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Popular propaganda: John Heywood's wedding ballad and Mary I’s Spanish match

Research output: Contribution to Journal/MagazineJournal articlepeer-review

<mark>Journal publication date</mark>31/12/2022
<mark>Journal</mark>Transactions of the Royal Historical Society
Number of pages19
Pages (from-to)73-91
Publication StatusPublished
Early online date17/03/22
<mark>Original language</mark>English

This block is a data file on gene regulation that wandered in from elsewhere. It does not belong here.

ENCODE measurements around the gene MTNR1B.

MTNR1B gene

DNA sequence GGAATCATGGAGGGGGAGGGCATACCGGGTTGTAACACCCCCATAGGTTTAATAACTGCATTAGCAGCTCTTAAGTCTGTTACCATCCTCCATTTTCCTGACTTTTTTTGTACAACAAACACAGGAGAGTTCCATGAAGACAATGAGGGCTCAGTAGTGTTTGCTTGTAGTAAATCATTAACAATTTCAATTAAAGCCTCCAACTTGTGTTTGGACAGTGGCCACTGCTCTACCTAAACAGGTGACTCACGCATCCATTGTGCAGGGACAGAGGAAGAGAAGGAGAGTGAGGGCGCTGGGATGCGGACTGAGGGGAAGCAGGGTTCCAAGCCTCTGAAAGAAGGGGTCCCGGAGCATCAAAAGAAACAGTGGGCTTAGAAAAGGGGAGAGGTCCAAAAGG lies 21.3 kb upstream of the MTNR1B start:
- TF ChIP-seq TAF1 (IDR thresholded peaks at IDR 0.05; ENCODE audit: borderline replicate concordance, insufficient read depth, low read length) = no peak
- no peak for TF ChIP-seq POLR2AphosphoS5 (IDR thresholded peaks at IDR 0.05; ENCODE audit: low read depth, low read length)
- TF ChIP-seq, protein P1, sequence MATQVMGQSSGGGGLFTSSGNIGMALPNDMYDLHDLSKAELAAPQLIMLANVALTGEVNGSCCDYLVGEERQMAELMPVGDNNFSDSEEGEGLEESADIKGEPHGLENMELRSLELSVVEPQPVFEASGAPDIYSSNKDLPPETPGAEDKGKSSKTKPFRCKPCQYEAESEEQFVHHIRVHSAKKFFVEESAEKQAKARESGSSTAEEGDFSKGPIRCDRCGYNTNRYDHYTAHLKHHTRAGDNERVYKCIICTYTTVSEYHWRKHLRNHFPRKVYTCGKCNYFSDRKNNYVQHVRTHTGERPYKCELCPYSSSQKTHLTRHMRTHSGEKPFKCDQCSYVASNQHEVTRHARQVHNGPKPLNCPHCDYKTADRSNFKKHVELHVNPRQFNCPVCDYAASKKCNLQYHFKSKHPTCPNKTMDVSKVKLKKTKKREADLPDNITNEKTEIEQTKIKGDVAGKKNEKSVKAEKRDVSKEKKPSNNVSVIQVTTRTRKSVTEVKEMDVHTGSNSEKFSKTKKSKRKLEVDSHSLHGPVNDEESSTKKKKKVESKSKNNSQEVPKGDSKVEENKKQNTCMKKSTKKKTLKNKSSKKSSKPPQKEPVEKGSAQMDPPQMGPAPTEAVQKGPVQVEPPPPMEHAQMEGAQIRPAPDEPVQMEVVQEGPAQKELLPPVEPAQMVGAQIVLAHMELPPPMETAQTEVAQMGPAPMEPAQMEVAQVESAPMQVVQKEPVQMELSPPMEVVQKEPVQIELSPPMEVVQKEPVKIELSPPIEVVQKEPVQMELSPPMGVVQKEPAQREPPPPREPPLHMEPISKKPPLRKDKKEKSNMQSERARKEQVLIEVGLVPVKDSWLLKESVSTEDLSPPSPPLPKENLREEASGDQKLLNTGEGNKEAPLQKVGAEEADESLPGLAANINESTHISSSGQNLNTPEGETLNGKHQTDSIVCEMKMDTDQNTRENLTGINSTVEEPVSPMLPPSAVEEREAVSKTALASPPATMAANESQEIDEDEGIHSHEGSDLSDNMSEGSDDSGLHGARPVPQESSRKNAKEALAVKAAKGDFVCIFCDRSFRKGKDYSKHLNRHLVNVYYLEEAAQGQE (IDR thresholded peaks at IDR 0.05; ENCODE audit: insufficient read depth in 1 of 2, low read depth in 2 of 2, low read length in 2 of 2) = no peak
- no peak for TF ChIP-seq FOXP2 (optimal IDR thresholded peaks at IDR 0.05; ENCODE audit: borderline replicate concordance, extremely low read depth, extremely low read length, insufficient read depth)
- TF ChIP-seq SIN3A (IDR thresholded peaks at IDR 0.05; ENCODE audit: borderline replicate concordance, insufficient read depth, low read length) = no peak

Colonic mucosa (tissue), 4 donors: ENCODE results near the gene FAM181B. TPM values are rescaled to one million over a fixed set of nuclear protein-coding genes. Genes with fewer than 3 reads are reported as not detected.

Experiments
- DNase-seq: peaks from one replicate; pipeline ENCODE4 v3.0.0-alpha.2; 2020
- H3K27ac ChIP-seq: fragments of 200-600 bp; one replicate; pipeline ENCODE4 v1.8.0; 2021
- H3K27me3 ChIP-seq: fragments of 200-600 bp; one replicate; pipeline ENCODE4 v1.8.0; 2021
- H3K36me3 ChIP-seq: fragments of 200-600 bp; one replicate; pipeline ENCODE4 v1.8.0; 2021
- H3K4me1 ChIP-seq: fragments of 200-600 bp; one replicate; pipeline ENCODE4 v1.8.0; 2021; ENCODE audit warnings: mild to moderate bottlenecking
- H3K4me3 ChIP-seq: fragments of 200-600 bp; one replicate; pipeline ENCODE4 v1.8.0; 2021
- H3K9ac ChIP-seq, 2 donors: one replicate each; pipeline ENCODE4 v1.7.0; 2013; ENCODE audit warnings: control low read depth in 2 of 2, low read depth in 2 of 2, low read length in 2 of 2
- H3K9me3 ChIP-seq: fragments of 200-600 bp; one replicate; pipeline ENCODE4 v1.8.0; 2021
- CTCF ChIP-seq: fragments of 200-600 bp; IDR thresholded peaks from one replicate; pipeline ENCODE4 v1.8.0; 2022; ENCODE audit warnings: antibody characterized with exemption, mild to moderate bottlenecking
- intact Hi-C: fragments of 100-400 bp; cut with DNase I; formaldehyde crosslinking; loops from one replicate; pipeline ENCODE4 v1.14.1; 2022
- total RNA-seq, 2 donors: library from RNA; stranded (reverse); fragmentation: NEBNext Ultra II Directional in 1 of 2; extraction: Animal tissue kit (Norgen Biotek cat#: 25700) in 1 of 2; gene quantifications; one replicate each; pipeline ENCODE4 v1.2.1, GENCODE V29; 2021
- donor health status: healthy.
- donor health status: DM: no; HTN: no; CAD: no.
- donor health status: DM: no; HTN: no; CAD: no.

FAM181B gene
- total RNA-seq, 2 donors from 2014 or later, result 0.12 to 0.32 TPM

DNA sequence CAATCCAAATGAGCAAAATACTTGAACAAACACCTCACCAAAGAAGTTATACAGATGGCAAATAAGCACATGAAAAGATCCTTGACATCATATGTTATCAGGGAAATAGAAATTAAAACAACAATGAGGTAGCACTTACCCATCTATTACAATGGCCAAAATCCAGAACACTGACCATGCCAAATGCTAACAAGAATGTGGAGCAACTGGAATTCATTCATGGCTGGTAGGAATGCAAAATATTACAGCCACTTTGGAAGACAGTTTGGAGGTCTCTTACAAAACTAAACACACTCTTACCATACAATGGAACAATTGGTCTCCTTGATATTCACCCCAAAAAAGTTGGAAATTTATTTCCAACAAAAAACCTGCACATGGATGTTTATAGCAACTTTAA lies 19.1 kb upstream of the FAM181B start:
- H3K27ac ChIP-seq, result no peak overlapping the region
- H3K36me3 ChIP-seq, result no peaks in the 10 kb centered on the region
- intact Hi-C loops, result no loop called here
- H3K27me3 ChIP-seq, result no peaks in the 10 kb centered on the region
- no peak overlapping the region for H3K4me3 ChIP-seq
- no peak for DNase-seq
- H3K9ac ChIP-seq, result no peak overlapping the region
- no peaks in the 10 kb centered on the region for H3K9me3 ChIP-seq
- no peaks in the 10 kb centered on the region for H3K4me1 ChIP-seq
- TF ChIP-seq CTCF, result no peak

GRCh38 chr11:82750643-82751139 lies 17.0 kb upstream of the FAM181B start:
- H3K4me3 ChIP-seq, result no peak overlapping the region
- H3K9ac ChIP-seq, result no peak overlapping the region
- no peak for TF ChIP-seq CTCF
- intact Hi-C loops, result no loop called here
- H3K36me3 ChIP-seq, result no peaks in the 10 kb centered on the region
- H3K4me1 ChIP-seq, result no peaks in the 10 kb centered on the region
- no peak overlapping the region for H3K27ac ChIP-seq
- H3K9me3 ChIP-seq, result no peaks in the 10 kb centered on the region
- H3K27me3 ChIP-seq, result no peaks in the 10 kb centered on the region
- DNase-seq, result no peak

The text of John Heywood's wedding ballad for Mary I and Philip of Spain, A Balade specifienge partly the maner, has been underestimated for many years. It is criticised for the poor quality of its poetry and lambasted for its tortured imagery. Instead, this article re-evaluates the ballad as a highly effective popular song intended to spread propaganda defending the queen's Spanish match. It argues that the song performed an excellent job of addressing complex constitutional issues through a quintessentially popular genre, while at the same time successfully overcoming the problem of fitting new words to a pre-existing tune. Furthermore, it is proposed that the song was deliberately set to the melody from Henry VIII's ballad 'Pastyme with good companye' and, by drawing on the latest research into cultures of creativity and examining what resonances the tune would have had for its listeners, it suggests that the potential multivalency of the melody was crucially important for understanding the song and its reception.